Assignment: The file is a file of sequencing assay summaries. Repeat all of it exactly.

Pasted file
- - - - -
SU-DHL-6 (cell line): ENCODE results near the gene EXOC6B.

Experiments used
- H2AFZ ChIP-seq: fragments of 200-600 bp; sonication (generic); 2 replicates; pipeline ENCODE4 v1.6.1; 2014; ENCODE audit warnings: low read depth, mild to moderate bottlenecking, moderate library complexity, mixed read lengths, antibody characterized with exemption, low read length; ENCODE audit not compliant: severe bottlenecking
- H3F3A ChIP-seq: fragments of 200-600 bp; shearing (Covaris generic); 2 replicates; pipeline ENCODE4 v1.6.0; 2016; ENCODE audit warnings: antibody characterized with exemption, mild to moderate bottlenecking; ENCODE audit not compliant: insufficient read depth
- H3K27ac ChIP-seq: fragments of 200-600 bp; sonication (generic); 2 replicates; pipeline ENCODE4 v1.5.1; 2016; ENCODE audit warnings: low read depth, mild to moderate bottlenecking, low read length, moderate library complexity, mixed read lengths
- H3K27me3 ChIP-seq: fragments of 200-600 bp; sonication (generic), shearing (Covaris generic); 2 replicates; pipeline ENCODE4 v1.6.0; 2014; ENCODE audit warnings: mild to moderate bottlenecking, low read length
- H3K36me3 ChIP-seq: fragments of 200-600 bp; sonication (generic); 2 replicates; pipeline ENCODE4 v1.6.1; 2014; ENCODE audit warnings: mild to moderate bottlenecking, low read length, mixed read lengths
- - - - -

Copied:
SU-DHL-6 (cell line): ENCODE results near the gene EXOC6B.

Experiments used
- H2AFZ ChIP-seq: fragments of 200-600 bp; sonication (generic); 2 replicates; pipeline ENCODE4 v1.6.1; 2014; ENCODE audit warnings: low read depth, mild to moderate bottlenecking, moderate library complexity, mixed read lengths, antibody characterized with exemption, low read length; ENCODE audit not compliant: severe bottlenecking
- H3F3A ChIP-seq: fragments of 200-600 bp; shearing (Covaris generic); 2 replicates; pipeline ENCODE4 v1.6.0; 2016; ENCODE audit warnings: antibody characterized with exemption, mild to moderate bottlenecking; ENCODE audit not compliant: insufficient read depth
- H3K27ac ChIP-seq: fragments of 200-600 bp; sonication (generic); 2 replicates; pipeline ENCODE4 v1.5.1; 2016; ENCODE audit warnings: low read depth, mild to moderate bottlenecking, low read length, moderate library complexity, mixed read lengths
- H3K27me3 ChIP-seq: fragments of 200-600 bp; sonication (generic), shearing (Covaris generic); 2 replicates; pipeline ENCODE4 v1.6.0; 2014; ENCODE audit warnings: mild to moderate bottlenecking, low read length
- H3K36me3 ChIP-seq: fragments of 200-600 bp; sonication (generic); 2 replicates; pipeline ENCODE4 v1.6.1; 2014; ENCODE audit warnings: mild to moderate bottlenecking, low read length, mixed read lengths